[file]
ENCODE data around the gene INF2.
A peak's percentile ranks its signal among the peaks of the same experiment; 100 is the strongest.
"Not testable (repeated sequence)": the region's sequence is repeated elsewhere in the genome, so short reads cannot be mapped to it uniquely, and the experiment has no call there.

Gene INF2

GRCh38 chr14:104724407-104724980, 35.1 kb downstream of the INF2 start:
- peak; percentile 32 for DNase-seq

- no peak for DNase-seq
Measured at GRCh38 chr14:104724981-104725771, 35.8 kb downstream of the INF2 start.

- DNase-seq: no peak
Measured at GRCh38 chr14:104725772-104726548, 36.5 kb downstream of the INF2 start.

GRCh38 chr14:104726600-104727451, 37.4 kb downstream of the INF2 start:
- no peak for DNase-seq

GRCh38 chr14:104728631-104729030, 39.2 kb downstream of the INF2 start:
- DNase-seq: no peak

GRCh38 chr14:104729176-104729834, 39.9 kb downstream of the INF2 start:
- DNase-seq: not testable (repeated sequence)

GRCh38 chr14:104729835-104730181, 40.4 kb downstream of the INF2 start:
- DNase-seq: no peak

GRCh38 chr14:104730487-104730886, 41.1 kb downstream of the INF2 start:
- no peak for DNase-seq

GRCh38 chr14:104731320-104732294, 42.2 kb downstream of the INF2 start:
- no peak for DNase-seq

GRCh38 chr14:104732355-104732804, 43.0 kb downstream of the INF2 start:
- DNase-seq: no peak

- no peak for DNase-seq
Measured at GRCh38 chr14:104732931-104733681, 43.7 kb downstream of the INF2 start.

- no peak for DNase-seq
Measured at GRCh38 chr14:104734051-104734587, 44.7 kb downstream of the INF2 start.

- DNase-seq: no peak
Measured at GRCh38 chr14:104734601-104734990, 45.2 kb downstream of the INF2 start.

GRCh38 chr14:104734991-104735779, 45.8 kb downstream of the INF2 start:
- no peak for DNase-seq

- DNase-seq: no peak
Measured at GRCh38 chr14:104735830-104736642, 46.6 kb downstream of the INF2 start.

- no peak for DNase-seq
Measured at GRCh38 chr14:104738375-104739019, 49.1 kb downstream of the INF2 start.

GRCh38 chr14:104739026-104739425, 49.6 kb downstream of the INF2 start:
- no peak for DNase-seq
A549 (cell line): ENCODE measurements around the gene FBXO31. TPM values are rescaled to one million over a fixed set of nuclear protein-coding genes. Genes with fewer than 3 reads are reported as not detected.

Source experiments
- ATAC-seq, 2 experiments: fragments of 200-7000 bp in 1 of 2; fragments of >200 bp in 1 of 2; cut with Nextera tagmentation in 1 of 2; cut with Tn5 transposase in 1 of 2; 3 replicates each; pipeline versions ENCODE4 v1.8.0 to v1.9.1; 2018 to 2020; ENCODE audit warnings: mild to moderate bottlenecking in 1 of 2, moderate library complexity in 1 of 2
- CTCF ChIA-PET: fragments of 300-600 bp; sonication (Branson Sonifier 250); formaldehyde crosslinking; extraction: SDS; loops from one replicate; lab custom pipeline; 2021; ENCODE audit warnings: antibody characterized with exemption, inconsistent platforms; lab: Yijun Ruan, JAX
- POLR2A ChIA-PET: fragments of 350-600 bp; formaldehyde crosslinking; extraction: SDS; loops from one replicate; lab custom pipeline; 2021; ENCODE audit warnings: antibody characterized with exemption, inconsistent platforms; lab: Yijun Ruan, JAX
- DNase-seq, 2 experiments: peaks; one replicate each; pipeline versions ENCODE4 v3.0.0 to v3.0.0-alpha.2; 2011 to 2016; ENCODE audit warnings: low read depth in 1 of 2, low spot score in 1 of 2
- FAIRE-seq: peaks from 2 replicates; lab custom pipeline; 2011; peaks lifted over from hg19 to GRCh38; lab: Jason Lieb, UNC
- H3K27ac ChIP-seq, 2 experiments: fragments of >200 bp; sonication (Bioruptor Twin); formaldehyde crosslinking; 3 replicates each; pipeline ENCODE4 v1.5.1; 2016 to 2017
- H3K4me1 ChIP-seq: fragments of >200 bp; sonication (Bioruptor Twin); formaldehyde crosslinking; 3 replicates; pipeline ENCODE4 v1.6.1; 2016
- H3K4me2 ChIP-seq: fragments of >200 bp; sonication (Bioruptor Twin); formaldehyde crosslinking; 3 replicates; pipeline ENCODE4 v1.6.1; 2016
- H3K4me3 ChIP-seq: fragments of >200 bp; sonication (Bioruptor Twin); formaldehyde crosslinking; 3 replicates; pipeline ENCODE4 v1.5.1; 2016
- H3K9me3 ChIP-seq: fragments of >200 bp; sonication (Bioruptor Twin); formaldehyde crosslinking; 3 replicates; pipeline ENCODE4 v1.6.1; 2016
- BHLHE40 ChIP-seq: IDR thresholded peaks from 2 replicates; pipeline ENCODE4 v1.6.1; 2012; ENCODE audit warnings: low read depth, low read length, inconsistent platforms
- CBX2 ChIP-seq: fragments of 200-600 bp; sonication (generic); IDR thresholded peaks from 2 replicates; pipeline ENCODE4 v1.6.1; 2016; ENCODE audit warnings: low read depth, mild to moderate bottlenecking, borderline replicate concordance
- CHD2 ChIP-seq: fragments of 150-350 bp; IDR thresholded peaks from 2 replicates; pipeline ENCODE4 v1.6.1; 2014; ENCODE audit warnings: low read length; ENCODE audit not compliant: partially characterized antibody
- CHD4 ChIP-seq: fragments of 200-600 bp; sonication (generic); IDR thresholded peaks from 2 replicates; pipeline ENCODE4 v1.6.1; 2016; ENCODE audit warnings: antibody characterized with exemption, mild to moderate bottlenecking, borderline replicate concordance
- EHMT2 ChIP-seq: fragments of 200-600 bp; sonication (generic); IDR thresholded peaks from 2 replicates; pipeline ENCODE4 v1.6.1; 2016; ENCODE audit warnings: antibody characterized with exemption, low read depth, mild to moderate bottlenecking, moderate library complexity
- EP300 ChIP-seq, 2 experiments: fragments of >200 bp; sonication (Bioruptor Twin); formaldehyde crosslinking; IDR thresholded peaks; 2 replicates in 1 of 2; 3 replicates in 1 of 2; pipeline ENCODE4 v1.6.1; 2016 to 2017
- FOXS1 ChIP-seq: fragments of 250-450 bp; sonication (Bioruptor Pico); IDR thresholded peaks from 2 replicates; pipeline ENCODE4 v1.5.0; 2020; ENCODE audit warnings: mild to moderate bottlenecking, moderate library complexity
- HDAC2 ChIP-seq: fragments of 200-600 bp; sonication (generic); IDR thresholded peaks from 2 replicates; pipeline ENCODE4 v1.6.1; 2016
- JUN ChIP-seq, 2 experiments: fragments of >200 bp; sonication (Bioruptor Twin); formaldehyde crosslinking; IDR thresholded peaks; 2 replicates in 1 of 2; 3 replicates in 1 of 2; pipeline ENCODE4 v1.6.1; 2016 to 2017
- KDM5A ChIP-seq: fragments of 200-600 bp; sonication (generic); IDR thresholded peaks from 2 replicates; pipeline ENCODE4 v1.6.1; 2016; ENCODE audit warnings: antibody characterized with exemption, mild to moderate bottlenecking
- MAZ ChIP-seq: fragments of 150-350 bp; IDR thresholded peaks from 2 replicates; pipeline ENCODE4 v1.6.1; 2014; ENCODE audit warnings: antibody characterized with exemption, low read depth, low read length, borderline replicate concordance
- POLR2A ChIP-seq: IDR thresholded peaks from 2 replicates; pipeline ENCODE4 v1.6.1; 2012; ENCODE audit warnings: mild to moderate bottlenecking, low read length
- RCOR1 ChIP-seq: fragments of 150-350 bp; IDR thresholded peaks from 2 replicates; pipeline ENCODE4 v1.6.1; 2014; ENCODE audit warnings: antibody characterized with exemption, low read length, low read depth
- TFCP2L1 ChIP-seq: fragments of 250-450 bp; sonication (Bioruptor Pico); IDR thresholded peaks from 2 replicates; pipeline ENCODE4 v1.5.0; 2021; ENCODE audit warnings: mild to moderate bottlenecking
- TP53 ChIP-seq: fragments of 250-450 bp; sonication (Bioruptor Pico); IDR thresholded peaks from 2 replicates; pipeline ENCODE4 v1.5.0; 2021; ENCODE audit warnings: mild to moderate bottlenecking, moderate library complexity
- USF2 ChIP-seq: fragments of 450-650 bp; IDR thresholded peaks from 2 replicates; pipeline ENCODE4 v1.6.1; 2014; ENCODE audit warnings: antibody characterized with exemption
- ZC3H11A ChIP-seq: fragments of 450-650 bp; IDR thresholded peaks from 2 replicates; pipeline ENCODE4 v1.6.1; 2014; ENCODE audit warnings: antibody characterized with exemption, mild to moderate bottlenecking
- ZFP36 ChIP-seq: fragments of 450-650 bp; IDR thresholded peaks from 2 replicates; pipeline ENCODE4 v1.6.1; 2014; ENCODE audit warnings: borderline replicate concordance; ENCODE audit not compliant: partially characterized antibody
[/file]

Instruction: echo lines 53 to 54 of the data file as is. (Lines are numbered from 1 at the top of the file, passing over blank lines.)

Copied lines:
- CHD2 ChIP-seq: fragments of 150-350 bp; IDR thresholded peaks from 2 replicates; pipeline ENCODE4 v1.6.1; 2014; ENCODE audit warnings: low read length; ENCODE audit not compliant: partially characterized antibody
- CHD4 ChIP-seq: fragments of 200-600 bp; sonication (generic); IDR thresholded peaks from 2 replicates; pipeline ENCODE4 v1.6.1; 2016; ENCODE audit warnings: antibody characterized with exemption, mild to moderate bottlenecking, borderline replicate concordance